International Journal of Stem Cell Research and Transplantation (IJST)    IJST-2328-3548-05-001e

Heart-on-a-Chip Model for Cardiomyopathies



Joshi-Mukherjee R*


Research Scientist, Aurora Health Care, Center for Integrative Research on Cardiovascular Aging, (CIRCA), Aurora Research Institute™, Milwaukee, WI, USA.

*Corresponding Author

Rosy Joshi-Mukherjee,
Research Scientist, Aurora Health Care,
Center, for Integrative Research on Cardiovascular Aging, (CIRCA),
Aurora Research Institute™, Milwaukee, WI, USA.
E-mail: rosy.joshi-mukherjee@aurora.org

Received: February 24, 2017; Published: March 03, 2017

Citation: Joshi-Mukherjee R (2017) Heart-on-a-Chip Model for Cardiomyopathies. Int J Stem Cell Res Transplant. 5(1e), 1-3. doi: dx.doi.org/10.19070/2328-3548-1700011e

Copyright: Joshi-Mukherjee R© 2017. This is an open-access article distributed under the terms of the Creative Commons Attribution License, which permits unrestricted use, distribution and reproduction in any medium, provided the original author and source are credited.



1.Induced Pluripotent Stem Cell Technology and Cardiomyopathies
2.Cancer Drug Induced Premature Cardiomyopathies
3.Modeling proarrhythmic Risk using Heart-on-a-Chip
4.References

Cardiovascular disease is the number one cause of death in the US. According to US Center for Disease Control and Prevention (CDC), about 800,000 American deaths is attributed to cardiovascular disease and each year about hundreds of thousands of people die well before the current life expectancy of 78 years in the US. By 2030, approximately 20% of the population will be aged 65 or older and cardiovascular diseases will be the leading cause of death. Over the past 4 decades, there have been remarkable advances in our understanding and treatment of ischemic heart disease, while our understanding of cardiomyopathies and arrhythmic disorders has lagged behind. Indeed, the realization that many cardiomyopathies and sudden cardiac deaths are in fact related to genetic disorders has heralded a remarkable era for hereditary cardiac disorders. With advances in genetic sequencing methods, more genetic targets are being identified as pathogenic variants of these disorders. Unfortunately, understanding the biology of how these putative genetic variants result in observed phenotypic changes has proven challenging. The patient harbors the mutations from birth but the onset of the development of rhythm disturbances presents much later in life thus indicates the requirement of higher order cardiac model that will encompass patient bio-omics. Genetic variation contributing to complex traits poses numerous barriers in facilitating the development of precision medicine. Classically, various non-human in-vivo models of gain- or loss-of-function of a gene have been central to the elucidation of physiological or developmental function. However, increasing number of drugs fail to replicate in human clinical trials posing looming challenges for human disease modeling. A big hurdle to understanding cardiac molecular and cellular physiology is the inability to maintain and study adult human cardiomyocytes in culture. Furthermore, the invasive nature of obtaining primary human cardiac tissue has hindered the field compared with other fields such as hematology or oncology. This leaves scientists to rely on animal models or transfected cell models. Historically, cardiovascular safety testing relied on in vivo models to replicate the integrated nature of cardiovascular physiology. While in vivo models offer good translation for positive findings, they have several limitations namely, 1) the action potential of rodents is significantly shorter and lacks phase-2 plateau; 2) they lack mature β-adrenergic signaling and excitation-contraction (E-C) coupling; and 3) these models for the safety evaluation of candidate drugs are cost-intensive, time-consuming and are often insufficient to predict human relevant cardiotoxicity and arrhythmia. Human induced pluripotent stem cells (hiPSCs) have emerged as a reliable method of producing patient-specific somatic tissue lines via directed differentiation. hiPSC derived beating heart cells from patients’ tissue closely mimic adult heart cells that can be used as a model to study abnormal heart mechanical and electrical function. The model has already proven complementary or superior when compared with transfected cell or animal models of cardiac genetic disorders.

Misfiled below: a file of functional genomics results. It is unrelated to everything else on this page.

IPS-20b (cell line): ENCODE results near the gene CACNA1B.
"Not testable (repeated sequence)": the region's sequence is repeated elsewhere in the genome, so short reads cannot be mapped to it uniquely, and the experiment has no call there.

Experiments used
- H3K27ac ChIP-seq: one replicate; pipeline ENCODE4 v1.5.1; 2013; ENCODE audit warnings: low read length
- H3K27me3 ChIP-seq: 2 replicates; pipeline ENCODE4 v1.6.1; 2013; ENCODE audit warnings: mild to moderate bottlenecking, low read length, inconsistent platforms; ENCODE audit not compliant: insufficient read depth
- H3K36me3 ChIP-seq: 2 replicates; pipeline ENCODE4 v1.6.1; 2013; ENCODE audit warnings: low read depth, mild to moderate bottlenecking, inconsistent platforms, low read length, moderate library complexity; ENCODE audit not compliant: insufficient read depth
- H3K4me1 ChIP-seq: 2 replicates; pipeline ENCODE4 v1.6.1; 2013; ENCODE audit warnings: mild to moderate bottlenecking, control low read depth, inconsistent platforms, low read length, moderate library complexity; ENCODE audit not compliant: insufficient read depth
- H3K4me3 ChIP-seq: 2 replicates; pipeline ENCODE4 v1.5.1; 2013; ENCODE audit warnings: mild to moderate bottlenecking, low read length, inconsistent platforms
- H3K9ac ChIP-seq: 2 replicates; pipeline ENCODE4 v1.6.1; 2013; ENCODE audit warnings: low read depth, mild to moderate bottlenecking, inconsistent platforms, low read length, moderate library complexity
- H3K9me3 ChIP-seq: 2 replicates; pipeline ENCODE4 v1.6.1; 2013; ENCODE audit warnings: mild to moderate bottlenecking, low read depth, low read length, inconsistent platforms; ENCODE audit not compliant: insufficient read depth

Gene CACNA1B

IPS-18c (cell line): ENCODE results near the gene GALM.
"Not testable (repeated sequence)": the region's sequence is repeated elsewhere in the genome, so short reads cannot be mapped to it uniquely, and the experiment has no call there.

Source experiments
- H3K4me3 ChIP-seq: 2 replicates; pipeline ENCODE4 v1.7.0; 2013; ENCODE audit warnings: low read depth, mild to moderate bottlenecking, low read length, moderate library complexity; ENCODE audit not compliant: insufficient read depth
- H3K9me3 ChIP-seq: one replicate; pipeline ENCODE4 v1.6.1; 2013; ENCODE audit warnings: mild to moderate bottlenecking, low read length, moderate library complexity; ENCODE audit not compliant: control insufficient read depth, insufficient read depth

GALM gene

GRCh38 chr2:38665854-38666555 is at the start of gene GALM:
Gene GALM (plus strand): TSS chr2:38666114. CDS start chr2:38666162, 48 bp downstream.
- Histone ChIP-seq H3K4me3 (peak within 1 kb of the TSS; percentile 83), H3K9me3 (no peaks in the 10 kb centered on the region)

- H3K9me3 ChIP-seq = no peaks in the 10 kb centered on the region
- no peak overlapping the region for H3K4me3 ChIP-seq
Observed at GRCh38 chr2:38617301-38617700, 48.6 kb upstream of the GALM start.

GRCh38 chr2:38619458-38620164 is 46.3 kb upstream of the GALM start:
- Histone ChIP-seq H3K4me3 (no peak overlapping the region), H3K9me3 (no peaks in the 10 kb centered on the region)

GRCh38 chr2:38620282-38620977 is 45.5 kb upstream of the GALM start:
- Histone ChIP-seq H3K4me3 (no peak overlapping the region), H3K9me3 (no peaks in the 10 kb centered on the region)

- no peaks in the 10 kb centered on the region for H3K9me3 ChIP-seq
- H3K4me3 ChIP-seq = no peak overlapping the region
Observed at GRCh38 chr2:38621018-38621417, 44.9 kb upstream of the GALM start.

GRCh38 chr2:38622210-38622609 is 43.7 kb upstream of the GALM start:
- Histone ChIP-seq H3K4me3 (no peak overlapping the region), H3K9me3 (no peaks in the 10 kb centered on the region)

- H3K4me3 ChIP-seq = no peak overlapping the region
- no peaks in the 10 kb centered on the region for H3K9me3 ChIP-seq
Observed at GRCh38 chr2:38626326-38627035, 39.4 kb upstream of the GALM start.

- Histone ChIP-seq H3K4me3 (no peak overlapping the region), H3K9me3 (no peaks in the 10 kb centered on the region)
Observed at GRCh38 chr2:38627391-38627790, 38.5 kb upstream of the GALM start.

Induced Pluripotent Stem Cell Technology and Cardiomyopathies